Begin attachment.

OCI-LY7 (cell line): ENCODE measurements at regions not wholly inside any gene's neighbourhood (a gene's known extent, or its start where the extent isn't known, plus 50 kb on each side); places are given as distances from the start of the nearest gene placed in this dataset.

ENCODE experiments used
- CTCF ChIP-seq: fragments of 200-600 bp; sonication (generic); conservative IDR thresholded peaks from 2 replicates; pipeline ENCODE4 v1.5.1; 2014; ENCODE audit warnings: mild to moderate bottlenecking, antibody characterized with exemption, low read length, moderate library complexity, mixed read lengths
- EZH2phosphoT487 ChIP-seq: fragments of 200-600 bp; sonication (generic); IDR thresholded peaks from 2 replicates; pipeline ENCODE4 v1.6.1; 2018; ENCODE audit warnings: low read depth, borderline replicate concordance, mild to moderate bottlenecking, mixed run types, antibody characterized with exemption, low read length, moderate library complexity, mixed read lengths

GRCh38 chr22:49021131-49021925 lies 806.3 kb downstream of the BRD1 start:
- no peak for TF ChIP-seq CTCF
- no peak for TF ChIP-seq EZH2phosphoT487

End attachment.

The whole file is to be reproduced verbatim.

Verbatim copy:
OCI-LY7 (cell line): ENCODE measurements at regions not wholly inside any gene's neighbourhood (a gene's known extent, or its start where the extent isn't known, plus 50 kb on each side); places are given as distances from the start of the nearest gene placed in this dataset.

ENCODE experiments used
- CTCF ChIP-seq: fragments of 200-600 bp; sonication (generic); conservative IDR thresholded peaks from 2 replicates; pipeline ENCODE4 v1.5.1; 2014; ENCODE audit warnings: mild to moderate bottlenecking, antibody characterized with exemption, low read length, moderate library complexity, mixed read lengths
- EZH2phosphoT487 ChIP-seq: fragments of 200-600 bp; sonication (generic); IDR thresholded peaks from 2 replicates; pipeline ENCODE4 v1.6.1; 2018; ENCODE audit warnings: low read depth, borderline replicate concordance, mild to moderate bottlenecking, mixed run types, antibody characterized with exemption, low read length, moderate library complexity, mixed read lengths

GRCh38 chr22:49021131-49021925 lies 806.3 kb downstream of the BRD1 start:
- no peak for TF ChIP-seq CTCF
- no peak for TF ChIP-seq EZH2phosphoT487